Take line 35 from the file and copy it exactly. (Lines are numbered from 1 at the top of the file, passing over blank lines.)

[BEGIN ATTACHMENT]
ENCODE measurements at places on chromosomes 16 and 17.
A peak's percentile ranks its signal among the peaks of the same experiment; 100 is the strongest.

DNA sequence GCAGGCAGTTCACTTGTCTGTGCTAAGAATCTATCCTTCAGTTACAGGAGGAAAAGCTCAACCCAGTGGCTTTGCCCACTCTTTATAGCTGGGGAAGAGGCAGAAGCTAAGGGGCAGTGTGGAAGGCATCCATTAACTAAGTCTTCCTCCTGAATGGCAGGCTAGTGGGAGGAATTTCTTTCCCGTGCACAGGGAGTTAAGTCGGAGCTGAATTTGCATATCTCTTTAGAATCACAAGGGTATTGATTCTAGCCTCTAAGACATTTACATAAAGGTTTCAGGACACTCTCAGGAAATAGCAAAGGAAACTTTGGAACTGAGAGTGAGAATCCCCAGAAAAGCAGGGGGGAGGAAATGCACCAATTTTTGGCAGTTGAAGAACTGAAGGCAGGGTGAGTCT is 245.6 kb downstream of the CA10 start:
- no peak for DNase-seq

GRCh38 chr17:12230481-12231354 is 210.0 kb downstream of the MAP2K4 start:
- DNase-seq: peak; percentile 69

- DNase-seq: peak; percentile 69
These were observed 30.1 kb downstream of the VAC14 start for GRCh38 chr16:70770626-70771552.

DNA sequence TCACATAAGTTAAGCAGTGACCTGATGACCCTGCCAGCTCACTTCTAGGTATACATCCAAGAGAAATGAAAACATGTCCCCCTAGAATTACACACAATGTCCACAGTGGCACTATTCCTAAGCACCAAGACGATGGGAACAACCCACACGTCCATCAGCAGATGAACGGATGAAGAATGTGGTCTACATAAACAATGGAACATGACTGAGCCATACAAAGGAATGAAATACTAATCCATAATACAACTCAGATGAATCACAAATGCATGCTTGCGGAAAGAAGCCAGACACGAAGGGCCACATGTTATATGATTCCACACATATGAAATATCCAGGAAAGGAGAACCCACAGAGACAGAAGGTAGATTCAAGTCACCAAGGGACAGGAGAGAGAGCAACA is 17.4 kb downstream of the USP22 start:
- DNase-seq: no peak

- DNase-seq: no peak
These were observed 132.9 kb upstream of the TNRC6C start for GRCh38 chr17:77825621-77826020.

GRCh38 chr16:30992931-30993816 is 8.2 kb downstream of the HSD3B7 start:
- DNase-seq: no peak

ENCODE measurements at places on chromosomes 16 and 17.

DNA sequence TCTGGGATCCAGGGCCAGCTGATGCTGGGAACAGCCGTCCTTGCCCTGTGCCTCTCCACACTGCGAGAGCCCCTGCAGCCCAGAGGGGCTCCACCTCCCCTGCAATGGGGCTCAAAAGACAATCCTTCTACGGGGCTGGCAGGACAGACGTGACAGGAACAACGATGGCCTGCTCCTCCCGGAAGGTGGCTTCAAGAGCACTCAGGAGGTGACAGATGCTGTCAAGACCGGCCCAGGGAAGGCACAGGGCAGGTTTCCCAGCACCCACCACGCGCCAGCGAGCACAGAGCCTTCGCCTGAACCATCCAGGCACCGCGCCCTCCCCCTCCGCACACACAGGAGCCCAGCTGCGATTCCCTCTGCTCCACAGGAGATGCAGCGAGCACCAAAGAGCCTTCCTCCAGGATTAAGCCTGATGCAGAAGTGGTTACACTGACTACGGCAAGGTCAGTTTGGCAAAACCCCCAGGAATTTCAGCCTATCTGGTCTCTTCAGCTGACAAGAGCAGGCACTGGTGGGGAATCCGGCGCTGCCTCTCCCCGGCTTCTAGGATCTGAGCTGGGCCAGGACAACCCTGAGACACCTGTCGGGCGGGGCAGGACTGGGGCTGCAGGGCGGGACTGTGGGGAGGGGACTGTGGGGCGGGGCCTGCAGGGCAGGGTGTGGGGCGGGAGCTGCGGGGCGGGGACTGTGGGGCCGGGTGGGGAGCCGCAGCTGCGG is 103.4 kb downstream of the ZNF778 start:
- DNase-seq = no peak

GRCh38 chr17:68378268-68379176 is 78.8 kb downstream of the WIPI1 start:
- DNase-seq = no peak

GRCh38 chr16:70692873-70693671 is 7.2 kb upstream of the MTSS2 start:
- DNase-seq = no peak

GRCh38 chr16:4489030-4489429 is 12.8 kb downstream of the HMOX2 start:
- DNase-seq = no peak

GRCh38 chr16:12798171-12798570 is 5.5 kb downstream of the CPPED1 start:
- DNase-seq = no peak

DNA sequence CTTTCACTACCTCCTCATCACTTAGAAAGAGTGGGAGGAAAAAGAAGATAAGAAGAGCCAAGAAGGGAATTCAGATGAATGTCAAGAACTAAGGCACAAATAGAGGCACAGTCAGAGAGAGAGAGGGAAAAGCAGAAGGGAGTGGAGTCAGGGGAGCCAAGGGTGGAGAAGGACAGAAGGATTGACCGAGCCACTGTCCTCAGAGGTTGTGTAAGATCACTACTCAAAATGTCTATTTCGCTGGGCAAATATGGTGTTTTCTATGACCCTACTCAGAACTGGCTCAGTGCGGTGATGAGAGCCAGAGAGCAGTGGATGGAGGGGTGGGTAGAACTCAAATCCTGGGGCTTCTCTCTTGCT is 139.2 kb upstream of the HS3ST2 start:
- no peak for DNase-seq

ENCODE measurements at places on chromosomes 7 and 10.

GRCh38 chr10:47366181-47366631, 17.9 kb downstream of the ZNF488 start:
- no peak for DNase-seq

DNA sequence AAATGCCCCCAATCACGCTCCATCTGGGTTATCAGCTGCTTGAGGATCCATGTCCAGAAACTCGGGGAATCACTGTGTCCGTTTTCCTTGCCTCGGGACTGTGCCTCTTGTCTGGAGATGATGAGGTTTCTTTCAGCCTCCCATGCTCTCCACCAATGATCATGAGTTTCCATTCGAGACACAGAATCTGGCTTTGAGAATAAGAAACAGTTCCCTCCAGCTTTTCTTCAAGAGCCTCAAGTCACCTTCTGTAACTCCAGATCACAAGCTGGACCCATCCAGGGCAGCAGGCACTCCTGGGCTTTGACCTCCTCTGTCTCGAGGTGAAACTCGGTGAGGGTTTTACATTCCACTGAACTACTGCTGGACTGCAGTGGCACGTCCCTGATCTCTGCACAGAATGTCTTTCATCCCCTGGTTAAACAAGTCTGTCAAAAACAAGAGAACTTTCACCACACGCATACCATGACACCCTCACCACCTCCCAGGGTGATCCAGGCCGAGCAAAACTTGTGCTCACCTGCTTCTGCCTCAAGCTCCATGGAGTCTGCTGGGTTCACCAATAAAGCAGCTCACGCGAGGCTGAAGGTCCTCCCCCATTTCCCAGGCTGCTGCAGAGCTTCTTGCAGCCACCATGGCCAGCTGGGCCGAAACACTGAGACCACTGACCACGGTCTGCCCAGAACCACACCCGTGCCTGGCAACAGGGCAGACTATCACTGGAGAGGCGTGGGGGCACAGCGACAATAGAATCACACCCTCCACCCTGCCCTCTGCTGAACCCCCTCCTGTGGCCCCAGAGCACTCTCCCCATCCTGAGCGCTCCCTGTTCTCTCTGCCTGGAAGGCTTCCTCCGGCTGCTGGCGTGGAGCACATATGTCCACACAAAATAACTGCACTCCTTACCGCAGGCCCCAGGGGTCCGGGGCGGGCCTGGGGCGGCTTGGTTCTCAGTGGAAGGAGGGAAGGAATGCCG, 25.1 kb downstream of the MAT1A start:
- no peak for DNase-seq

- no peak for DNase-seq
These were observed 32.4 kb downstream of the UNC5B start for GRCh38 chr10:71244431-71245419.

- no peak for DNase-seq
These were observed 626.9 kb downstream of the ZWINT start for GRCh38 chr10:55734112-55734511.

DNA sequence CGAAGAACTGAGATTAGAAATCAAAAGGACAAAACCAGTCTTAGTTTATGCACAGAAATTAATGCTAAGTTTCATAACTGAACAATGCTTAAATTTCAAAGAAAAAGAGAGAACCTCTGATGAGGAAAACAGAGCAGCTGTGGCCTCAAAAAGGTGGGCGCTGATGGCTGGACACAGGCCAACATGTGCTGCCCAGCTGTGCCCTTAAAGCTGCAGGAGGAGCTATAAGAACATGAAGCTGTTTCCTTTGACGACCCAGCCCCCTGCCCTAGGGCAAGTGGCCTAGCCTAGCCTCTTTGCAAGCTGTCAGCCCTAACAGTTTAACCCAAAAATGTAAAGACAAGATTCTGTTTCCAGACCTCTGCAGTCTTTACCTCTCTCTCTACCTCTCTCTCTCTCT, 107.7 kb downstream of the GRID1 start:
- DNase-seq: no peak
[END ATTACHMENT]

- no peak for DNase-seq